Thermometer in Death Valley, California shows 54.4°C, highest global temperature in more than 100 years
DEATH VALLEY, California: The hottest air temperature recorded anywhere on the planet in at least at century, and possibly ever, was reached in Death Valley in California's Mojave Desert on Sunday afternoon where it soared to 54.4 degrees Celsius (130 degrees Fahrenheit).
An automated observation system run by the US National Weather Service at Furnace Creek reported the record at 3.41pm local time.
It was a dry heat: humidity fell to 7 per cent. But it felt "insanely hot" all the same, according to meteorologist Daniel Berc, who is based in the NWS Las Vegas bureau and forecast that the heat wave would continue all week.
"It's literally like being in an oven," he said in a telephone interview. "Today is another day we could take another run at 130F."
A temperature of 56.7 degrees Celsius was recorded in Death Valley in July 1913. Some meteorologists dispute the older record, however, with recent research pointing to the likelihood it was the result of observer error.
"That's an official record until it's debunked through the scientific process and accepted by the World Meteorological Organization," Berc said.
The record comes as climate scientists warn of the dangers of a warming planet. Last month was the world's third-hottest July on record, and three of the hottest ever Julys all occurred within the last five years.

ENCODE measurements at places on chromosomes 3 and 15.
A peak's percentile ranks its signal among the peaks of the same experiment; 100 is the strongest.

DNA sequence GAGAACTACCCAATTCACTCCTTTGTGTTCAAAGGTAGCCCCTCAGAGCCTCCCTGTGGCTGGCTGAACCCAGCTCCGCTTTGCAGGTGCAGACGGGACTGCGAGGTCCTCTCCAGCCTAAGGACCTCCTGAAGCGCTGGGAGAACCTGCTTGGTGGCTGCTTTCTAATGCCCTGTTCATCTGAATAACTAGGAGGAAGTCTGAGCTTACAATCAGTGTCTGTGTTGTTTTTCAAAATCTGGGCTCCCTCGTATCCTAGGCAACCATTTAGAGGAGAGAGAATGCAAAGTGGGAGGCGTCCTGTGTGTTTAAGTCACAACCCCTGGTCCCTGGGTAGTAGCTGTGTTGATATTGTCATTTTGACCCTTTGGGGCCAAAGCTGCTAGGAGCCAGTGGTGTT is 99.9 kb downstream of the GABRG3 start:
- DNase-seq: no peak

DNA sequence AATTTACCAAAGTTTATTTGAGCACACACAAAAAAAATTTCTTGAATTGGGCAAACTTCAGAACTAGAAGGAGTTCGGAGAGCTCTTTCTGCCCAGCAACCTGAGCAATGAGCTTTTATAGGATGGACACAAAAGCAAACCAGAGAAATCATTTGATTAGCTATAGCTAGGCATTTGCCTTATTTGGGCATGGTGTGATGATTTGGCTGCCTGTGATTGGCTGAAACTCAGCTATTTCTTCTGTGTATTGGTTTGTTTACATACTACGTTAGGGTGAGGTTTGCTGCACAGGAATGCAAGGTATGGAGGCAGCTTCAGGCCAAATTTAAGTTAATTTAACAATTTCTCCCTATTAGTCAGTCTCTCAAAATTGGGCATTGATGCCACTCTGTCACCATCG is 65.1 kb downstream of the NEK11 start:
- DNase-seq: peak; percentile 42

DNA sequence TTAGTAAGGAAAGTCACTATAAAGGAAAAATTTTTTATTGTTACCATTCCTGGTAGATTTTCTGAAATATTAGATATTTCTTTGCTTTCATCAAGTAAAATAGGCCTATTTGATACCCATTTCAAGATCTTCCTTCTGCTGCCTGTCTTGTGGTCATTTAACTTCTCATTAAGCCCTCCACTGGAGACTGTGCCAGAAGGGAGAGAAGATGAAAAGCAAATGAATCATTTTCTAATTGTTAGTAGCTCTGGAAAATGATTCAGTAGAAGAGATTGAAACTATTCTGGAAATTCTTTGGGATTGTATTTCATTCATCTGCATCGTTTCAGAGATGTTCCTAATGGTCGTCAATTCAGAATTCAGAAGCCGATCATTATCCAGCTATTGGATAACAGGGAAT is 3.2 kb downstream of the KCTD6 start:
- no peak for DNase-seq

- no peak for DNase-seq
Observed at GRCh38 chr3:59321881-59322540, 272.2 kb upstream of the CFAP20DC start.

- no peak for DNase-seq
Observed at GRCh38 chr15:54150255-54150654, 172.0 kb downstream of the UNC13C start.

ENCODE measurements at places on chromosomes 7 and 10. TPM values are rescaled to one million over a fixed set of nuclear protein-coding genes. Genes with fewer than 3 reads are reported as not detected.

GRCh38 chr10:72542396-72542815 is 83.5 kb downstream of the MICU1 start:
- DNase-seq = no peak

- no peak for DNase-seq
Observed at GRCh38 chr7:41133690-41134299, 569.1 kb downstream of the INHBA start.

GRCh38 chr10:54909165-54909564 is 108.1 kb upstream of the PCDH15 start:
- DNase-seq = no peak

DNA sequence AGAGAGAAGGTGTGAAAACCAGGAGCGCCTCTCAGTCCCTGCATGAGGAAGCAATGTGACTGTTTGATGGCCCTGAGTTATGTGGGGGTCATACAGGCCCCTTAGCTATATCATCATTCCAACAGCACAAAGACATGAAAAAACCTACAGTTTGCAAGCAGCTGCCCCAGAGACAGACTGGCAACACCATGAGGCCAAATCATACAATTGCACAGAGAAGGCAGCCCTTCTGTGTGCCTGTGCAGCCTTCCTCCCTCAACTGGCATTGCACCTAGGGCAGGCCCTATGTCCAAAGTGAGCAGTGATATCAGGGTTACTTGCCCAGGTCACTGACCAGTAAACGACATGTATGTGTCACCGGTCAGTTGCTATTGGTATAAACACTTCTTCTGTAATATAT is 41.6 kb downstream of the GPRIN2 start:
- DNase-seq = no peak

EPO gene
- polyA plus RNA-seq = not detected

Sunday's temperature will undergo a formal review, Berc said. Technicians will check the thermometer out in Furnace Creek is working properly. The NWS will convene a so-called climate extremes committee to ensure there's no reason to doubt Sunday's data.
The NWS' automated weather station close to the Furnace Creek visitors' centre near the border with Nevada hit the extreme high at 3.41pm local time.
Death Valley's all-time record high, according to the World Meteorological Organization (WMO), is 56.7 degrees Celsius, taken on Jul 10, 1913 at Greenland Ranch. That reading still stands as the hottest ever recorded on the planet's surface, according to the WMO.